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a ship had arrived with goods. These he was conveying to Akureyri, the capital of the north. We all started together in the morning, and I found the Dane very agreeable, as he spoke a little English. I mentioned my regrets at having deprived him of the guest bed at Steinstathr.

"Dank you!" he answered; "but I never slip in an Island bed."

"Did you lie on the bench in the sitting-room?"

"Yes, I not like a bed in a native byre. It is so dirty, and so full of insect." Then after a pause he said, "You should come to Husavik, and see of the fair; it will be dare in dree veek."

"I wish that I could, but I shall not be in the neighbourhood then. What trade is carried on at the fair, may I ask?"

"Oh, de merchants sells of crockery, of corn-brandy, and of clodes."

"How do the natives pay? They have no money!"

"No," answered the merchant; "but dey have fleas."

"I am well aware of that, but how comes that to alter the case?"

"Why!" replied the Dane; "dey takes of de vares, and dey gives us de fleas. De people of Denmark likes of de Island fleas very much."

"A singular taste!" I remarked. "Indeed, I may say, very singular. What can there be in them so attractive?"

"Oh!" with enthusiasm; "dey is more big and more long dan in any odder country."

"Woe's me!" I exclaimed; "your statement is corroborated by my experience."

"De colder de vinter, de bigger de fleas!" remarked my companion.

"And they bring these abominations to the merchant stations for barter!"

"When dey have washed and dried de fleas. Dare!"

exclaimed the merchant pointing; "dare is a lot, lying in de sun to be dried."

My eye followed the direction of my companion's finger, and I saw a quantity of sheep's-wool—fleece—lying in the tun of a small farm.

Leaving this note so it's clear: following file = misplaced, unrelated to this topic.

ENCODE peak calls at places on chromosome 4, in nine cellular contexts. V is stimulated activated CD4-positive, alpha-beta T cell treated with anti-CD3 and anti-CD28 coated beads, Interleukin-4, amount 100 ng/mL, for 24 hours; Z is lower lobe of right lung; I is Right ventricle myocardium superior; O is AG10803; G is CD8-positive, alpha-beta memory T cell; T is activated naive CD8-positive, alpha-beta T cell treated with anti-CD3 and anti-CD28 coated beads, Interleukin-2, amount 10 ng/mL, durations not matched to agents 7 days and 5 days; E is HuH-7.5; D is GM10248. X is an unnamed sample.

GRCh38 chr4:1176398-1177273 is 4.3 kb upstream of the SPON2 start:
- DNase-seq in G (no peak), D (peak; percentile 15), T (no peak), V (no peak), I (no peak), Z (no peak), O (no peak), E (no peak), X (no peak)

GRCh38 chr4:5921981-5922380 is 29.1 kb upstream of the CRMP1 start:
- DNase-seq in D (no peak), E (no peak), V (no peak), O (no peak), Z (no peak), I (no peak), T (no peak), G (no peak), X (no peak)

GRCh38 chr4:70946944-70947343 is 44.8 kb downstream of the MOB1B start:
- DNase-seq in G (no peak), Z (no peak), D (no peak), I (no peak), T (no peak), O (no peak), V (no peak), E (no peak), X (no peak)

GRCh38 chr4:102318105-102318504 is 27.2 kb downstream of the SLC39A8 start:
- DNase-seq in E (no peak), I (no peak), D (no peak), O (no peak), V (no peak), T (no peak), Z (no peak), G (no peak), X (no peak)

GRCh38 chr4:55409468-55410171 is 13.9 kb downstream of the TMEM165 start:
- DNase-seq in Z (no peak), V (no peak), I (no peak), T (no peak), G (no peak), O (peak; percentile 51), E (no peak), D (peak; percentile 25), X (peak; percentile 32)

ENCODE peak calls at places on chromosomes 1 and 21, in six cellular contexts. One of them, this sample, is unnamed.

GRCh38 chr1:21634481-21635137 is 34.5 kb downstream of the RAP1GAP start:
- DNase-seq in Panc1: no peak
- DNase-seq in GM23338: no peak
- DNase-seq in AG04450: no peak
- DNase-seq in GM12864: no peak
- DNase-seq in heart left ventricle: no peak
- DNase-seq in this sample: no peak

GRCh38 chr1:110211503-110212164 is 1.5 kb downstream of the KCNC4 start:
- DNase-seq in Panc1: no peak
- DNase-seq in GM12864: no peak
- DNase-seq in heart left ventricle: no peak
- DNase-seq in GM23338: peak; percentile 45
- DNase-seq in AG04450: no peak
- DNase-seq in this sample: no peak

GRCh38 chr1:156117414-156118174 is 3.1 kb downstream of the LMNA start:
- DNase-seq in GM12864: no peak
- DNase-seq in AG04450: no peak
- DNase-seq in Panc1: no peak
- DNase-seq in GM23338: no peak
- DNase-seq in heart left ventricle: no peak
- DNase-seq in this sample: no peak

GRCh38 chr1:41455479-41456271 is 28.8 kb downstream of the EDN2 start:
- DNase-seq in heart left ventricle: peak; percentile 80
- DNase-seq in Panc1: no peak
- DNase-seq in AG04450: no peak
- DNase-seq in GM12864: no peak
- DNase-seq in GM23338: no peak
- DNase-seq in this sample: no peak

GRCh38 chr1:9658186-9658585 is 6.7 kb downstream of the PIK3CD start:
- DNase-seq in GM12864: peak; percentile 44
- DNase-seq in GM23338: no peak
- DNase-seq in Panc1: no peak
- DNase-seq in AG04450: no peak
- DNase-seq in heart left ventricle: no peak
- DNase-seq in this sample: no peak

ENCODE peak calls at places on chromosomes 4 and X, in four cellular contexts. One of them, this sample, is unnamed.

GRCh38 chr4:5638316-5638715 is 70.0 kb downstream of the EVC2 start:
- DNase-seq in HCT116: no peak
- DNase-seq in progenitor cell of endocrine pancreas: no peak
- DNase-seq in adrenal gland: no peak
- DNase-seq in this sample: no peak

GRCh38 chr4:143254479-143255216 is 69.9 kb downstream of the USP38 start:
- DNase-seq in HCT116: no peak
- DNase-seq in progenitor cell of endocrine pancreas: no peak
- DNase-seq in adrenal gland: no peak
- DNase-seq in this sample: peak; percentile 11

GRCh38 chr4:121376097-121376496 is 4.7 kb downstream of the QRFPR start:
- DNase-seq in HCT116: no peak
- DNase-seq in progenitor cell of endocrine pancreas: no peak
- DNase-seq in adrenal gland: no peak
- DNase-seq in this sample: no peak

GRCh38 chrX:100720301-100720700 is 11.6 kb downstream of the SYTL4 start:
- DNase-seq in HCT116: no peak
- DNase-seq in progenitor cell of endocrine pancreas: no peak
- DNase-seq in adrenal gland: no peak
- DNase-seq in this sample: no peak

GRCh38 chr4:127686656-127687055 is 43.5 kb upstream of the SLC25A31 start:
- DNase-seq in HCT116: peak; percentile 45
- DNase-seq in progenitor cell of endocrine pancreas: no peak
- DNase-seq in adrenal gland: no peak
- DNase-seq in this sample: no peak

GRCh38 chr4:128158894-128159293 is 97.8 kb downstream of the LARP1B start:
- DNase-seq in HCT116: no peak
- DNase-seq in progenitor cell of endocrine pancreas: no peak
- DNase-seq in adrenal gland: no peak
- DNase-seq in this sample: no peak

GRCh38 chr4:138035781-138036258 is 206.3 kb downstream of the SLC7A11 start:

At the time that I was in Iceland, the engagement of the Prince of Wales to the Princess Alexandra had not taken place, but the possibility of such an event had been mooted. I mentioned it to my friend, the Dane.

"Well!" said he; "ye should be very sorry to lose her for any odder nation dan England. We all love her in Denmark, very, very much; and, if ever she become Princess of Wales and Queen of England, you will learn to love her as we have, for her own merits."

Now," said I, "let us have the rights of the Holstein squabbles."

The discussion of these rights occupied the Dane some hours. I will spare the reader. I never did understand them, and fear that I do not comprehend them a bit better now.

Eyja-fjord broke on us in all the glory of a breezy noon, the bright quivering blue frith skirted by jokulls, and furrowed by white-sailed fishing smacks.

To our left we saw the stone mansion Fredriksgave, which is the residence of the Governor of the North—a sort of railway shed, undoubtedly much colder than the turf houses of the natives. This stone house occupies the site of the ancient monastery of Mothruvellir, founded in 1295 by Bishop Jorundr of Holar, and burned down in 1316, but rebuilt by Bishop John of Hular in 1328. Not a trace of the ancient buildings remains. Our horses snuffed the wind, and set off at a scamper for the beach, where they paused to drink the seawater and nibble the weed.

We rattled along a shingly shore, and entered Akureyri, whilst the Danish flag was flying half-mast high from all the stores, and from some of the craft in the bay.

"Who is dead?" I breathlessly asked, with forebodings of death in the Danish royal family. "Who is dead?"

"The baby daughter of a priest, ten miles up the fjordhead, has died, poor little thing, of croup!" was the reply.

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